Added to 23 August

1775 – American Revolutionary War: King George III delivers his Proclamation of Rebellion to the Court of St. James’s stating that the American colonies have proceeded to a state of open and avowed rebellion.

1923 – Captain Lowell Smith and Lieutenant John P. Richter performed the first mid-air refueling on De Havilland DH-4B, setting an endurance flight record of 37 hours.

1944 – Freckleton Air Disaster; A United States Army Air Forces B-24 Liberator bomber crashes into a school in Freckleton, England killing 61 people.

1954First flight of the C-130 Hercules transport aircraft. The Lockheed C-130 Hercules is a four-engine turboprop military transport aircraft designed and built originally by Lockheed, now Lockheed Martin. Capable of using unprepared runways for takeoffs and landings, the C-130 was originally designed as a troop, medical evacuation, and cargo transport aircraft. The versatile airframe has found uses in a variety of other roles, including as a gunship (AC-130), for airborne assault, search and rescue, scientific research support, weather reconnaissance, aerial refueling, maritime patrol, and aerial firefighting. It is now the main tactical airlifter for many military forces worldwide. Over 40 models and variants of the Hercules serve with more than 60 nations. The C-130 entered service with U.S., followed by Australia and others. During its years of service, the Hercules family has participated in numerous military, civilian and humanitarian aid operations. The family has the longest continuous production run of any military aircraft in history. In 2007, the C-130 became the fifth aircraft—after the English Electric Canberra, Boeing B-52 Stratofortress, Tupolev Tu-95, and Boeing KC-135 Stratotanker, all designs with various forms of aviation gas turbine powerplants—to mark 50 years of continuous use with its original primary customer, in this case, the United States Air Force. The C-130 is one of the only military aircraft to remain in continuous production for over 50 years with its original customer, as the updated C-130J Super Hercules.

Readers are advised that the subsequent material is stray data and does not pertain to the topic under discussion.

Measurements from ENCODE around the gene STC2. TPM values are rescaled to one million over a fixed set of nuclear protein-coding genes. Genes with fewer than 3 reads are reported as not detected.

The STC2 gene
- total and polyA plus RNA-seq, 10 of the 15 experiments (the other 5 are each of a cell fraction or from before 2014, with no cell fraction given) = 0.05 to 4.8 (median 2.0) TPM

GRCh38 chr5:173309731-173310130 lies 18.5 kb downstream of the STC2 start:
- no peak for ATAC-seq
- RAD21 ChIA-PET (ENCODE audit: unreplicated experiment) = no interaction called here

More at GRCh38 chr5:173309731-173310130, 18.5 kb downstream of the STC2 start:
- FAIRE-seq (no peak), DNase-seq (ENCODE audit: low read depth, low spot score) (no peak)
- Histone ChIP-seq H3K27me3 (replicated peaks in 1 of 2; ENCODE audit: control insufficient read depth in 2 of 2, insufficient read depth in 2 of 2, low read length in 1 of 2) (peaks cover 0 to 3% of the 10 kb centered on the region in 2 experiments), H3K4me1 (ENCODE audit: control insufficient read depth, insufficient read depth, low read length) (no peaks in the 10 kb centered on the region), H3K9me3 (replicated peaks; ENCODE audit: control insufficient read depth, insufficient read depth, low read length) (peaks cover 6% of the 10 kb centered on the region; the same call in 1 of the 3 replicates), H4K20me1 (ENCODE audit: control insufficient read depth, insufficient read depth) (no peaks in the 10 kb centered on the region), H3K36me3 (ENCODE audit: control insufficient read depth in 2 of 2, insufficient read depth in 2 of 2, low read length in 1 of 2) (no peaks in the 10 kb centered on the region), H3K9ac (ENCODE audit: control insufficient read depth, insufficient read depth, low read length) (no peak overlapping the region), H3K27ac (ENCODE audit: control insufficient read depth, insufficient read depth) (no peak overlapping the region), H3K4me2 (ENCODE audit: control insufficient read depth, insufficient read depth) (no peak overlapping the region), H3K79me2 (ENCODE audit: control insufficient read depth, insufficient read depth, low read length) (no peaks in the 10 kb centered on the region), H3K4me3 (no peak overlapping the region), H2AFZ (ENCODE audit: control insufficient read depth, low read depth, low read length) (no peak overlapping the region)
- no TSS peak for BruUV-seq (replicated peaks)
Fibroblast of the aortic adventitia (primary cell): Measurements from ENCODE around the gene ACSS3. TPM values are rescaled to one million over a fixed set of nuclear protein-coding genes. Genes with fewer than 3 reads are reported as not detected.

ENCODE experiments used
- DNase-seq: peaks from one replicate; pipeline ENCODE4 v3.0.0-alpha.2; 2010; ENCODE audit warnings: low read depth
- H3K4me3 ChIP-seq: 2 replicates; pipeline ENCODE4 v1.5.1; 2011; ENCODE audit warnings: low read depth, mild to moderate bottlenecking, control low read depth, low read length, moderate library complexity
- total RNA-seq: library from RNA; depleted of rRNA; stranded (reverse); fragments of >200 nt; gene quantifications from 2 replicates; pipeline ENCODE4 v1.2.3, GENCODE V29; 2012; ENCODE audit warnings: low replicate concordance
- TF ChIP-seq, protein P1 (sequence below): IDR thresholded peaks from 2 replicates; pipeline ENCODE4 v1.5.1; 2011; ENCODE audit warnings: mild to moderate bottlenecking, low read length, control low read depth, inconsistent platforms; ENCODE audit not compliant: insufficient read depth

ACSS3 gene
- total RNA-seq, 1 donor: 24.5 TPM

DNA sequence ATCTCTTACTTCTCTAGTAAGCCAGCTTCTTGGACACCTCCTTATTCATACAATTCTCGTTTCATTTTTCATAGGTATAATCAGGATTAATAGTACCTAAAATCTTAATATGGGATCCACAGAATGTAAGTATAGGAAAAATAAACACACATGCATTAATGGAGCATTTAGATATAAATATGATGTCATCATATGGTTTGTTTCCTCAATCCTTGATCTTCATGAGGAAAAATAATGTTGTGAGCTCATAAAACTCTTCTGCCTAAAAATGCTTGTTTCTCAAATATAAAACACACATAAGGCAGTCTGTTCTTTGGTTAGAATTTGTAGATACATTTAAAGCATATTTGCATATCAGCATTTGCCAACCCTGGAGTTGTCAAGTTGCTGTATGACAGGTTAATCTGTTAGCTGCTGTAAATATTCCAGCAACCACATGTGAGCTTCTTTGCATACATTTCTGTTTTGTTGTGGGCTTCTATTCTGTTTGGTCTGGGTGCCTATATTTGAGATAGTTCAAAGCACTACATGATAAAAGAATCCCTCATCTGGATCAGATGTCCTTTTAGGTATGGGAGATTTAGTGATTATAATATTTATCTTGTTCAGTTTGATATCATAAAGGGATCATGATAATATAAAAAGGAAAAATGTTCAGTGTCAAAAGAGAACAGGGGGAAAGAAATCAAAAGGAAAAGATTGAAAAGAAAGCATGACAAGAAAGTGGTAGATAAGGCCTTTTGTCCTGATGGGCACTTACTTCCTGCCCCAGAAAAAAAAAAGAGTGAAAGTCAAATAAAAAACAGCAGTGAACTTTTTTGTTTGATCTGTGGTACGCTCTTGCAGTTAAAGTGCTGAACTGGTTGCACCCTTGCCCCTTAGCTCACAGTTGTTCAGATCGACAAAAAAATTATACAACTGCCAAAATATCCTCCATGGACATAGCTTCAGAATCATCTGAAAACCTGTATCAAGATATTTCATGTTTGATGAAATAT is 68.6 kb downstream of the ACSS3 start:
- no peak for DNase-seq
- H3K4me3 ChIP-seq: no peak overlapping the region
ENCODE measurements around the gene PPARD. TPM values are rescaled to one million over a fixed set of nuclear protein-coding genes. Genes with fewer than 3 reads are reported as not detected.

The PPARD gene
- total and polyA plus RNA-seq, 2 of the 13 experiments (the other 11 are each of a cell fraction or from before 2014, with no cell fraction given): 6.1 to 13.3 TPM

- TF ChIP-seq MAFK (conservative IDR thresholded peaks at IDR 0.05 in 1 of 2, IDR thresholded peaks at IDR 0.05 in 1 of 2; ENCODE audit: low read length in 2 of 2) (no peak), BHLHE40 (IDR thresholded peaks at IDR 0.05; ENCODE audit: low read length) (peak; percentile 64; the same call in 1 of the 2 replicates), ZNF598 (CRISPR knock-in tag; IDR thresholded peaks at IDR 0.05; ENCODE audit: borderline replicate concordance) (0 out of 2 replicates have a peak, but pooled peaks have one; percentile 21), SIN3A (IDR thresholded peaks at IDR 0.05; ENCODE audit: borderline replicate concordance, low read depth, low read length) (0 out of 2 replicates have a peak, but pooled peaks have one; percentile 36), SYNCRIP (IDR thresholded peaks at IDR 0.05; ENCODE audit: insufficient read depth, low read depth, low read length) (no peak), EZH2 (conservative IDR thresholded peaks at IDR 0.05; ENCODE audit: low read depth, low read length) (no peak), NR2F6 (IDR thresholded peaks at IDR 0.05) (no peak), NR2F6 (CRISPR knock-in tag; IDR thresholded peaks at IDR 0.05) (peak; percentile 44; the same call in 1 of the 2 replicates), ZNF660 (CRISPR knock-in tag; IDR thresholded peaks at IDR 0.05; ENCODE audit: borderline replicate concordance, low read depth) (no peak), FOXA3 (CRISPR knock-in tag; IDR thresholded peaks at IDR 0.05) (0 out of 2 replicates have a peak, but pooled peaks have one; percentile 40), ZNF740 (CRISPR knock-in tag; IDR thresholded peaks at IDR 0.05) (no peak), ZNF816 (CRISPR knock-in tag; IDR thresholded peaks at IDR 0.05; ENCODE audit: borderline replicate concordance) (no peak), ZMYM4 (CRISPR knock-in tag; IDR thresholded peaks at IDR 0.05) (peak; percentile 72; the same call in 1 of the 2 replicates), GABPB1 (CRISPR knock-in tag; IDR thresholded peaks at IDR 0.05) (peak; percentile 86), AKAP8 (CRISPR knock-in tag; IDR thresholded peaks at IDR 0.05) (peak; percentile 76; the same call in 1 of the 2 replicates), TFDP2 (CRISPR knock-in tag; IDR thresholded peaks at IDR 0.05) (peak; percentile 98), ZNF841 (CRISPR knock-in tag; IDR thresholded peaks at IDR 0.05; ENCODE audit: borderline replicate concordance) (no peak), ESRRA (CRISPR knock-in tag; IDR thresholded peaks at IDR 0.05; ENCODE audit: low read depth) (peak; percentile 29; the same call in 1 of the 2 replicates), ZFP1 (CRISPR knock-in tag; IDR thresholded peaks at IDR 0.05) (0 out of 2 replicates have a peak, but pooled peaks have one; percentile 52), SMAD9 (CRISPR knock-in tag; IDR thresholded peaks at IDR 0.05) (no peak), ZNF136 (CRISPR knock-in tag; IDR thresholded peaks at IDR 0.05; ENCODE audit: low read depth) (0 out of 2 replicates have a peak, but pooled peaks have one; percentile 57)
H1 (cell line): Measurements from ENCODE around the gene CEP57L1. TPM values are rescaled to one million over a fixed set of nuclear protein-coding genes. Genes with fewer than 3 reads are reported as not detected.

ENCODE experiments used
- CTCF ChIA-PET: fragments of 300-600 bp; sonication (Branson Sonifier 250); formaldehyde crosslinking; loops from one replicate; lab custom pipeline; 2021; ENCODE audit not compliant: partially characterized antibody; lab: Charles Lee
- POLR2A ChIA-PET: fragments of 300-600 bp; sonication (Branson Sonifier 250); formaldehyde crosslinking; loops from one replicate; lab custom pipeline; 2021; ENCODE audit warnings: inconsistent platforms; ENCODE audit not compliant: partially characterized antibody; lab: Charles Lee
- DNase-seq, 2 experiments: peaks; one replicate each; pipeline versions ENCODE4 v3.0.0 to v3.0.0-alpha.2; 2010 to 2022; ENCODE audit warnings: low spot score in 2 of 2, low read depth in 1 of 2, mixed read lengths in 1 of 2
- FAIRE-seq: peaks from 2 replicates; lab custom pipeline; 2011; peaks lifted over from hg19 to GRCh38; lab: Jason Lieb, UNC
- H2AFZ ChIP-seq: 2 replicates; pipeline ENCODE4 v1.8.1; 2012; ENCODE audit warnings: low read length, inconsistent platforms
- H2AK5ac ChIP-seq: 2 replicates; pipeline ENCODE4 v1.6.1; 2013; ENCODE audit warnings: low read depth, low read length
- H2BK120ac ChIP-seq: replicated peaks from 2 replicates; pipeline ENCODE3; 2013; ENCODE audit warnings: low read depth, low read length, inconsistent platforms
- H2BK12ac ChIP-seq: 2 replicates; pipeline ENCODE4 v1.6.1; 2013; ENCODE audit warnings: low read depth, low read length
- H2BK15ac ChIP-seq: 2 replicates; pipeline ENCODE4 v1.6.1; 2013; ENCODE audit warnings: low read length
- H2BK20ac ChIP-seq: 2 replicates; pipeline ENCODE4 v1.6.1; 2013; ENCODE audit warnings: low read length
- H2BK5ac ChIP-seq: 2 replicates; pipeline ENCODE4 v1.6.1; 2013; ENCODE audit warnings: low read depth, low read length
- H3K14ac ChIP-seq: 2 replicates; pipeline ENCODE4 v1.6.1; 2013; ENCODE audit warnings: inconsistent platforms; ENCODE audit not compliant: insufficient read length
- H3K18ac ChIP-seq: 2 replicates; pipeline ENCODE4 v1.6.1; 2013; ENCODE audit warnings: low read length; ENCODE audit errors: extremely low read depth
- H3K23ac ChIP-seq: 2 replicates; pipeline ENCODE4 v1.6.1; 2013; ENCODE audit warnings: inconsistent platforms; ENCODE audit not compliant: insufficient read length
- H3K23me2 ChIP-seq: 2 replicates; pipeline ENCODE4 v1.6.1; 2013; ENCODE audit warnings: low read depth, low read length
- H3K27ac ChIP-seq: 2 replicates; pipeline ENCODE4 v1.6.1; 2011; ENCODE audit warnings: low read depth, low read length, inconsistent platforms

1966 – Lunar Orbiter 1 takes the first photograph of Earth from orbit around the Moon.

1991 – Internaut’s day; Tim Berners-Lee opens the WWW, World Wide Web to new users.

1993 – The Galileo spacecraft discovers a moon, later named Dactyl, around 243 Ida, the first known asteroid moon.